History-of-Virtual-Reality
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Article
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Culture
Debate
Technology

Too late, humans

There’s a chilling scene near the beginning of Ray Bradbury’s 1953 classic, Farenheit 451, where Guy Montag discovers that his wife has overdosed on sleeping pills. When the nonplussed emergency technicians arrive they pump Mildred’s stomach using enormous machines, give her a blood transfusion and then leave matter-of-factly: all in a day’s work in the twenty-fourth century.

Where Montag is Bradbury’s ‘everyman’, struggling to come to terms with a growing awareness of his totalitarian world, Mildred reflects the horror of those descended completely into society’s shallow consumerist nightmare. She wants little more than a fourth wall for her TV, so she can achieve complete immersion in her favourite television programs, particularly the highly popular ‘The Family’, in which she plays a scripted part.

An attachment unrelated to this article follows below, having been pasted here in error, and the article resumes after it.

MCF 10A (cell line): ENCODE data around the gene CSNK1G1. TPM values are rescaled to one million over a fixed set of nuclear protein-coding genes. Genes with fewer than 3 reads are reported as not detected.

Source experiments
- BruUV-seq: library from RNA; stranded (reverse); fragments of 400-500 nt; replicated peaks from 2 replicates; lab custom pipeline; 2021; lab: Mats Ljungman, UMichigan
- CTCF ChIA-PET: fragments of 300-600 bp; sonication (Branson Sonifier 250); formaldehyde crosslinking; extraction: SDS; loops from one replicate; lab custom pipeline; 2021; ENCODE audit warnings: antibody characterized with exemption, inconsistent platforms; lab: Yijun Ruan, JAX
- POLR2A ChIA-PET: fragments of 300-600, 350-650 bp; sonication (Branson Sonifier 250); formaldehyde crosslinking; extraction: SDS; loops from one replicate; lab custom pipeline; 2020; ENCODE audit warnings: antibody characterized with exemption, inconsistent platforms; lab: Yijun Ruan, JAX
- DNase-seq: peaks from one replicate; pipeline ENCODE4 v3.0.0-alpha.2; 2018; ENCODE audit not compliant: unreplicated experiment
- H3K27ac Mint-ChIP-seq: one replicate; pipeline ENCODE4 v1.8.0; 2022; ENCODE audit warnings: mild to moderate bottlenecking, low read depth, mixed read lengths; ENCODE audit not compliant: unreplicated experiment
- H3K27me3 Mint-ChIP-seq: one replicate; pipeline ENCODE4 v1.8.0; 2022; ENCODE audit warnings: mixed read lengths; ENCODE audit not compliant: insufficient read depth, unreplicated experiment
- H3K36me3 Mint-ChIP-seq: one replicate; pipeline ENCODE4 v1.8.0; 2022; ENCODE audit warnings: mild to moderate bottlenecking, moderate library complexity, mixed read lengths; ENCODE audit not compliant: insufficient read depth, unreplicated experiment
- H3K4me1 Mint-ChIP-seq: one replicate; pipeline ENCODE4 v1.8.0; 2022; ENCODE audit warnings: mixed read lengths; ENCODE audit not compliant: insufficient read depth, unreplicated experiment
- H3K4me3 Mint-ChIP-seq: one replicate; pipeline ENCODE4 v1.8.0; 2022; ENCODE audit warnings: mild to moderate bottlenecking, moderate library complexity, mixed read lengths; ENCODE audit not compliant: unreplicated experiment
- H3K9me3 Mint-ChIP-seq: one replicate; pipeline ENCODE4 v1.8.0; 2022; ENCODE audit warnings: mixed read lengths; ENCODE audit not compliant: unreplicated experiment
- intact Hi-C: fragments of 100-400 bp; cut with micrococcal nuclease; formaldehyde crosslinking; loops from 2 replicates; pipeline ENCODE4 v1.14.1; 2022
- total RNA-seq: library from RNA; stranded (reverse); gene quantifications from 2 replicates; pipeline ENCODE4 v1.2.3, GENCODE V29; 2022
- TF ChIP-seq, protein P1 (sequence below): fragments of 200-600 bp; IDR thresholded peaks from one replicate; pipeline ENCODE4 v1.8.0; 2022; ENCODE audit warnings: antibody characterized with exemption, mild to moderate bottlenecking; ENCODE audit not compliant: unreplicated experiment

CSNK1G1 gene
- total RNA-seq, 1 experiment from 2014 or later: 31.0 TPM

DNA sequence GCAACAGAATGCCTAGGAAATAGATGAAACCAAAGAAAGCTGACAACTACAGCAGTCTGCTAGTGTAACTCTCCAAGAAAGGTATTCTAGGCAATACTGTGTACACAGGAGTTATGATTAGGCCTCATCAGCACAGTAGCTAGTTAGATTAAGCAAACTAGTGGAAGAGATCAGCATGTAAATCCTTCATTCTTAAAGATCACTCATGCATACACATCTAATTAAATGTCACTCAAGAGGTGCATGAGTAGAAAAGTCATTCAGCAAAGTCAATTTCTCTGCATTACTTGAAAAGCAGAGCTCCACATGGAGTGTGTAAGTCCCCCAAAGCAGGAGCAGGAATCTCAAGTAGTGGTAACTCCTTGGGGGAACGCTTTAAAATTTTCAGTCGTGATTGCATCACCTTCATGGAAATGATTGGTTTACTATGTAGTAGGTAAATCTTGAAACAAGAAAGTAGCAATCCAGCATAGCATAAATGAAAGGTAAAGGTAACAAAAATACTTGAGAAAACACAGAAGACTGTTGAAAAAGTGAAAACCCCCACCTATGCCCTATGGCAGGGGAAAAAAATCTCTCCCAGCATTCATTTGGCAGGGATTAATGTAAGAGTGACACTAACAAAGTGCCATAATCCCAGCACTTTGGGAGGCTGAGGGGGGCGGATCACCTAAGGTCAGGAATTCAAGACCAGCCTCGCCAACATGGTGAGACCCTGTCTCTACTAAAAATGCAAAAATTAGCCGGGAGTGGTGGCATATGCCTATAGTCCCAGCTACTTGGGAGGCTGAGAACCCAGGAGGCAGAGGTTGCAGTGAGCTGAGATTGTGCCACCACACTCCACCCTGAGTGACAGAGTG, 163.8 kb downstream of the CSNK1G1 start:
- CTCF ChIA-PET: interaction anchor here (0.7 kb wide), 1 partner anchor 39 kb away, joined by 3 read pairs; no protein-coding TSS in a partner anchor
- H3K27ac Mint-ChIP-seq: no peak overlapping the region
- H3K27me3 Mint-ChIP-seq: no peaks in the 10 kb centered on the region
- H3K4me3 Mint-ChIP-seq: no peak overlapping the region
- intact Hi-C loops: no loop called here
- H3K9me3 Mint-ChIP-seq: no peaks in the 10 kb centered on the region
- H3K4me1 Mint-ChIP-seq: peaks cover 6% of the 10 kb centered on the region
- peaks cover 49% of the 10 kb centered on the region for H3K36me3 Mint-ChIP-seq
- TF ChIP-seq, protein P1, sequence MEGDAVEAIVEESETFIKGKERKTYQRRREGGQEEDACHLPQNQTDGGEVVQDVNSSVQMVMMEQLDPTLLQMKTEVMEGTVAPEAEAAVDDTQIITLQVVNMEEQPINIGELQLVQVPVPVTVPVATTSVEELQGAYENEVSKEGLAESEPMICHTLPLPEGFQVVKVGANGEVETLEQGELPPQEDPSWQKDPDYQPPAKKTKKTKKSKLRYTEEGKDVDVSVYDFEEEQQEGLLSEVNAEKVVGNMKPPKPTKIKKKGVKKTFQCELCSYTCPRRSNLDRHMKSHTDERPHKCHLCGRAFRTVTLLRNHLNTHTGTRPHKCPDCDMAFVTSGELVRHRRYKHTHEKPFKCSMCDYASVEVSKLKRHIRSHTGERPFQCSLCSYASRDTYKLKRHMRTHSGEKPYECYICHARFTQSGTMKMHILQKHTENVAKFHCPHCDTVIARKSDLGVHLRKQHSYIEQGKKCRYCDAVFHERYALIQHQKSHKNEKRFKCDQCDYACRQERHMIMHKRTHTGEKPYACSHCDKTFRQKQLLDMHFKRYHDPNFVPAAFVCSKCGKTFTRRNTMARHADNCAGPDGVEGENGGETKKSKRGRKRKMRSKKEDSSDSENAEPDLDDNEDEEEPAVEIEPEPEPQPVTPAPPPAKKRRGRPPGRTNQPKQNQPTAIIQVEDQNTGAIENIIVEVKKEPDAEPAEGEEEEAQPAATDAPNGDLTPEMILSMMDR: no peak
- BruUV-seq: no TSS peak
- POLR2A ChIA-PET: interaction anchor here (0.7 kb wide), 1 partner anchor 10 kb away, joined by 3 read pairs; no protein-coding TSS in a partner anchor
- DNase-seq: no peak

This wasn’t fiction’s first reference to virtual reality (VR) – Stanley G Weinbaum’s 1935 short story Pygmalion’s Spectacles preceded it – but Bradbury wasn’t far ahead of the first real-world attempt at VR. Morton Heilig’s mechanical Sensorama, released in 1962, played 3D films accompanied by stereo sound, smells and wind. Yes. Smell-o-vision.

Fifty-plus years later, 2016 will likely become known as the year that VR hit the big time, with the release to market of three major head-mounted display (HMD) units – the HTC Vive, Oculus Rift and PlayStation VR – priced ‘affordably’ between $550 and $1000. (Amusingly the first HMD, created in 1968, was so cumbersome it had to be suspended from the ceiling and earned the nickname ‘Sword of Damocles’.)